Introducing – The Woodcutter’s Cabin.

The Woodcutter’s Cabin

Chilly sunrise at The Woodcutter’s Cabin

Secluded but not cut off.

Compact but generous.

Far reaching views.

And a bath out in the garden!

For a magical weekend we’ve been staying at The Woodcutter’s Cabin, a beautiful new addition to The Cornish Way.

This bespoke cabin is the perfect retreat for any couple wishing to get away from it all, while having everything that the far west can to offer within a short drive.

It has been created high in a corner of the vast gardens of Primrose Cottage. Once you’re there you feel lord of all you survey. And you survey a lot!

The studio-style cabin is truly individual. Trunks of trees support the ceiling beams, and the balustrade outside. The windows are glazed with found stained glass panels and other interesting panes. The bed follows the theme and it’s the closest you’ll get to sleeping in a tree while retaining the comfort of your favourite hotel. The excellent quality bedding deserves a mention too.

The tree like bed, in its light filled room.

Fine dining. Good walking.

On Friday evening we dined well at home – meats and cheeses from the Newlyn Cheese Shop. I recommend a visit. It’s small, but well stocked. Between Easter and October be sure to have an ice cream from Jelbert’s a couple of doors along from the cheese shop.

Planning tomorrow’s route – with a tasty snack.

From soon after our arrival on Friday afternoon the rain started falling and didn’t let up for 18 hours. Our planned walk to The Gurnard’s Head for Saturday lunch became a drive, though after a long, slow, and thoroughly enjoyable meal we left the car there and headed back on foot.

Our gluttony was walked off. Slowly. And the excellent lunch sustained us for the rest of the day.

The toppled Mulfra Quoit with Ding Dong in the background.

So much rain had made streams of the footpaths over Mulfra Hill to its tumbled quoit. As new rain fell we weaved through the remains of the ancient settlement of Bodrifty not stopping to consider the life that was once led there. Instead we forged on, joining the Bosporthennis track and soon after we were passing the mad dogs of Ding Dong and within sight of home.

The paths across the moors became streams after many hours of rain.

After stripping off sodden layers outside on the balcony it seemed natural to fill the garden bath and slip under the bubbles for a luxurious dip.

Dusk falls while I take a dip in the outside bath.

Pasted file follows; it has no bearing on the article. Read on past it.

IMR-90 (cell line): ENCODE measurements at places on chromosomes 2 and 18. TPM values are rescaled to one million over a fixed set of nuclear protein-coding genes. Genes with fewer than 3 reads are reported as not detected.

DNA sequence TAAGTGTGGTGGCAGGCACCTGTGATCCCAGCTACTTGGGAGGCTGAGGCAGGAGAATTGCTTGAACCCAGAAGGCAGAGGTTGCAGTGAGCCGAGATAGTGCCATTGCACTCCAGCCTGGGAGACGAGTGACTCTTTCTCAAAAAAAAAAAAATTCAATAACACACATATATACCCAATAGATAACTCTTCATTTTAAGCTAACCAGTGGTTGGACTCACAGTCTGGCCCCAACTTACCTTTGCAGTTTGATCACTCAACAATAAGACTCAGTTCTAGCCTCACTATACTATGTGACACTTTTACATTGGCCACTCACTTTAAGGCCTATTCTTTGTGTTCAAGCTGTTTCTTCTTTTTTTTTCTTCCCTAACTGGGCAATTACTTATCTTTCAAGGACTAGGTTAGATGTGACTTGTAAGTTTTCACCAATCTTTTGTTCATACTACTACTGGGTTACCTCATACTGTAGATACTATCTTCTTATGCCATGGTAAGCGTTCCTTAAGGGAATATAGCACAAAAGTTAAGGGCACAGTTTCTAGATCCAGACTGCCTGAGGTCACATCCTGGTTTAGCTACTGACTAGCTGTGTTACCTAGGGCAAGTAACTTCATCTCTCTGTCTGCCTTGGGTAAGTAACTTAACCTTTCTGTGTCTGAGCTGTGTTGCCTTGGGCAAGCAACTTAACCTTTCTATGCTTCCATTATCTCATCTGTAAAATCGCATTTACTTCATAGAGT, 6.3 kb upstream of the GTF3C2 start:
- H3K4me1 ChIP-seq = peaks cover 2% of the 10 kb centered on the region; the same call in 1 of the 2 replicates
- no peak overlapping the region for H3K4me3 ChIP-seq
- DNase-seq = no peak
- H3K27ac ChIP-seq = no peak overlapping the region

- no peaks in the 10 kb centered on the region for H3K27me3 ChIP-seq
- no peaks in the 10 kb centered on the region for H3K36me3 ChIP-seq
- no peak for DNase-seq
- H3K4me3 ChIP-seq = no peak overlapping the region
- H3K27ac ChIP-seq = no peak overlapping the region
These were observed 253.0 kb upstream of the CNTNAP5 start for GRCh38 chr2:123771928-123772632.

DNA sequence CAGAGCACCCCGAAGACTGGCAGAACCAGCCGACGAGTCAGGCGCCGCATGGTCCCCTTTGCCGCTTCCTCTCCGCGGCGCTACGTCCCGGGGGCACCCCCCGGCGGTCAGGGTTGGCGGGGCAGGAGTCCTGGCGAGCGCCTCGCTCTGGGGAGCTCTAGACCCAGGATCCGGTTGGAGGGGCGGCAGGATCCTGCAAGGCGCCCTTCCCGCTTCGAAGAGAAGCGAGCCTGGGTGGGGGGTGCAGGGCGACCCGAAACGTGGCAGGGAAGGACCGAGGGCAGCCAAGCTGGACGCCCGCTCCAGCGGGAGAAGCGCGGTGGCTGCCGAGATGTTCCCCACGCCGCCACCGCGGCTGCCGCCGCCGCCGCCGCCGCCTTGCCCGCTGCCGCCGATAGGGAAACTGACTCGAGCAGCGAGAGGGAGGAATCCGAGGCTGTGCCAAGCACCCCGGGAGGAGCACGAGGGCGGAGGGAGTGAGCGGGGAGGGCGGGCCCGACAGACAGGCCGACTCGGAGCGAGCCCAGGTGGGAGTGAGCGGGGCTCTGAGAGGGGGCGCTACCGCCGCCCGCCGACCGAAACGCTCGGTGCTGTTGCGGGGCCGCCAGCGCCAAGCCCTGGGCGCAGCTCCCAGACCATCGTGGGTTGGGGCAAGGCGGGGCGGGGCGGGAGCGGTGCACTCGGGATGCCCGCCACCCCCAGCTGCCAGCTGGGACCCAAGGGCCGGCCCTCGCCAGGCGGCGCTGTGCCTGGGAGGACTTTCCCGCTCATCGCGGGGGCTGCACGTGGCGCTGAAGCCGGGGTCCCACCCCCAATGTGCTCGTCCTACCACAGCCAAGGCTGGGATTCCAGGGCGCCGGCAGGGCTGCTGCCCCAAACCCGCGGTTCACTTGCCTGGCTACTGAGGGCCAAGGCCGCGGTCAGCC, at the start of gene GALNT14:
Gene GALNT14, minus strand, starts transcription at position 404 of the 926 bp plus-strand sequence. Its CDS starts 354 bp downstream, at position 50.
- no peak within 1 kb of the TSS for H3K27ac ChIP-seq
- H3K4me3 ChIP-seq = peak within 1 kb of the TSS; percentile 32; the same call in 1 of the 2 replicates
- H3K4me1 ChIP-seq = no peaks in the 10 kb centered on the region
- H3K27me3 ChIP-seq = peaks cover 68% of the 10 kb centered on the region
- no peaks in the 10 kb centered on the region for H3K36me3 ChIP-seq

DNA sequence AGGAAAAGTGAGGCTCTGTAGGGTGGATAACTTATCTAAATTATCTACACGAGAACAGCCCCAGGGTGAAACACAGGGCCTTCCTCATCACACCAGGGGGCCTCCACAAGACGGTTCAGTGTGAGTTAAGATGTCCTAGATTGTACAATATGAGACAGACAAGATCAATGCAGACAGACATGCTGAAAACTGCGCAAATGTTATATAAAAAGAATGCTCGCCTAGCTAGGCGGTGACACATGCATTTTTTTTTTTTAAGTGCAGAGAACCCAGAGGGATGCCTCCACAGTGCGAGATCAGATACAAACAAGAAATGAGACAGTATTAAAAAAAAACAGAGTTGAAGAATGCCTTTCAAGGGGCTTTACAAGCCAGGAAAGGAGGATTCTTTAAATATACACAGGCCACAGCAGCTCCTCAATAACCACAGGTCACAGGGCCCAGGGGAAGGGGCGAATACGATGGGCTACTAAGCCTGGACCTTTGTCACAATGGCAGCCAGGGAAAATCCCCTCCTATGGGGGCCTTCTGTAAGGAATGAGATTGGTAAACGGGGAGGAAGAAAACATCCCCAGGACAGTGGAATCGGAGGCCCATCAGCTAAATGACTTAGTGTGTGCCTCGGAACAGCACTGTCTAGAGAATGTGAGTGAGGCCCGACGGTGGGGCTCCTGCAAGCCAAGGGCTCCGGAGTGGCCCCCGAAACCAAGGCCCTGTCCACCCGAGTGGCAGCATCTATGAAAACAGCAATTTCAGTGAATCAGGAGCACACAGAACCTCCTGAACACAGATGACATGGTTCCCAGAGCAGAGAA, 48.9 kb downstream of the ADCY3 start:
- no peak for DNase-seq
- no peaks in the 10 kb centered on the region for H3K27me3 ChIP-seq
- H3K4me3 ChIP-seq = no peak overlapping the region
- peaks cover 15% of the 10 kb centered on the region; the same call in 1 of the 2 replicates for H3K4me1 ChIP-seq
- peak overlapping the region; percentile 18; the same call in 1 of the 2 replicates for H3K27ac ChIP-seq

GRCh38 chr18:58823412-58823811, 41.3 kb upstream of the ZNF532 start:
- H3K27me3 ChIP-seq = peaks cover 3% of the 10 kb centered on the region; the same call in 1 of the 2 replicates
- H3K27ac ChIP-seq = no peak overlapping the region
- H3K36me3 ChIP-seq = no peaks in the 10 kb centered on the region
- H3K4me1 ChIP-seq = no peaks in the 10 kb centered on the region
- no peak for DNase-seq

The experience of an actual outside bath far outstrips that of a hot tub with its racket that forces you to shout at your partner who’s right by your side. As dusk fell I watched the birds noisily finding their roost then, one by one, falling quiet. Rabbits scurried across the lawn. An owl glided by on silent wings. And my thoughts felt unencumbered, free to wander as they chose.

Back in the cabin Amanda had lit the woodburner and we settled in for a happy evening reading – how come that never happens at home?

The sleep of tired muscles, well fed and watered. The only sound is the wind in the trees and the patter of (more) rain falling on the roof.

A bigger walk, another great pub.

After a deep and dreamless ten hour sleep we breakfasted well, opening the French doors to let the clean fresh air through the studio. Taking our time felt luxurious before setting out on our next big walk. That walk had to include collecting the car!

Morning coffee on the deck, with far reaching views.

We crossed the moor again, this time heading further east to descend onto Foage Farm, and the track leading down to Zennor.

So many fab destinations from one point.

You shouldn’t pass Zennor without a visit to The Tinner’s and we sat out in the garden enjoying January sunshine and a pint of their Mermaid Ale. From there it’s a short walk across the fields to The Gurnard’s Head, or a much harder walk around the coast. We took the easy option and avoided the temptation to nip into The Gurnard’s for another drink.

The Tinner’s, and Zennor Church.

Time is different here.

Back in the cabin life still moved at a slower pace than we’re used to. We ate a wonderful stew that Amanda had prepared the day before, we read in front of the fire, we exchanged ideas, stories from our books. We didn’t even contemplate the black box in the corner that’d connect us to the outside world.

We feel fortunate to have spent a few days here – if you can come for a week then I believe it’d be a most wonderful thing. It has helped me disconnect with the wider world, and better connect with my own mind and the things I love.

Minty and Polly crossing the damp moors.

It’s not for everyone – but if you think that it could be for you then don’t hesitate to book. I’m sure The Woodcutter’s Cabin will be popular.

Make sure you take the OS Map on walks – the signs aren’t always the best!

The essential information:

The Woodcutter’s Cabin Sleeps 2. Woodburner (an excellent example). Full kitchen. Great shower room. Washing machine. Dishwasher. Good Bluetooth speaker with CD. TV with Sky. Moderate internet sufficient for email but not streaming.

Reading: I read the harrowing yet magnificent When Breath Becomes Air by Paul Kalanithi and was inspired by The Old Ways by Robert Macfarlane. Minty also read Kalanithi and is now deep in Shantaram by Gregory David Roberts.

Listening: We played a lot of Radiohead and let Spotify take the theme in many directions.

KC considering a new project?



1 comment

  1. What a great addition to The Cornish Way and sounds good weekend.
    Is that another project…lots to be done with a reasonably blank canvas?

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